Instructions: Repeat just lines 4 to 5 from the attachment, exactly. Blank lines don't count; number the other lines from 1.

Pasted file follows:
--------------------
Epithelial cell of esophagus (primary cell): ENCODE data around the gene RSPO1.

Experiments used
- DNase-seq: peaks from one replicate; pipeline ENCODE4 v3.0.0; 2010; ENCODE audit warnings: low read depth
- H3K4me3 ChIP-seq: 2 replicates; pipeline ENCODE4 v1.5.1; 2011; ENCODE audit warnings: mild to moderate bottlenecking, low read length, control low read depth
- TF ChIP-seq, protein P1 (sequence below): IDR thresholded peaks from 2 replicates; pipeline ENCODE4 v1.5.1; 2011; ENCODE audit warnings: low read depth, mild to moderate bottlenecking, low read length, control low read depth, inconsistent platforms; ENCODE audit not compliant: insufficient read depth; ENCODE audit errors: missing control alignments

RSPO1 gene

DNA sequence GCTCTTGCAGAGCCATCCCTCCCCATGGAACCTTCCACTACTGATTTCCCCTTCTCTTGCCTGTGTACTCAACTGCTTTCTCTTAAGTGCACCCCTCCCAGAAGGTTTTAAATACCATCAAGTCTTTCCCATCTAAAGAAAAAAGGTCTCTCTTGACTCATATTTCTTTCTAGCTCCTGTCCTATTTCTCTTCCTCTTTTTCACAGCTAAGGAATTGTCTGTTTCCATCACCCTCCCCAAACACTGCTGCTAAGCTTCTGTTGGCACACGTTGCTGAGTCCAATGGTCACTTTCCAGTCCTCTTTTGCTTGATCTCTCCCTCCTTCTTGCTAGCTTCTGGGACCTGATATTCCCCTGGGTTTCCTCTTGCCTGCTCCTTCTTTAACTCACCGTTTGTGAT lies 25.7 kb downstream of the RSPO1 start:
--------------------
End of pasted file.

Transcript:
- H3K4me3 ChIP-seq: 2 replicates; pipeline ENCODE4 v1.5.1; 2011; ENCODE audit warnings: mild to moderate bottlenecking, low read length, control low read depth
- TF ChIP-seq, protein P1 (sequence below): IDR thresholded peaks from 2 replicates; pipeline ENCODE4 v1.5.1; 2011; ENCODE audit warnings: low read depth, mild to moderate bottlenecking, low read length, control low read depth, inconsistent platforms; ENCODE audit not compliant: insufficient read depth; ENCODE audit errors: missing control alignments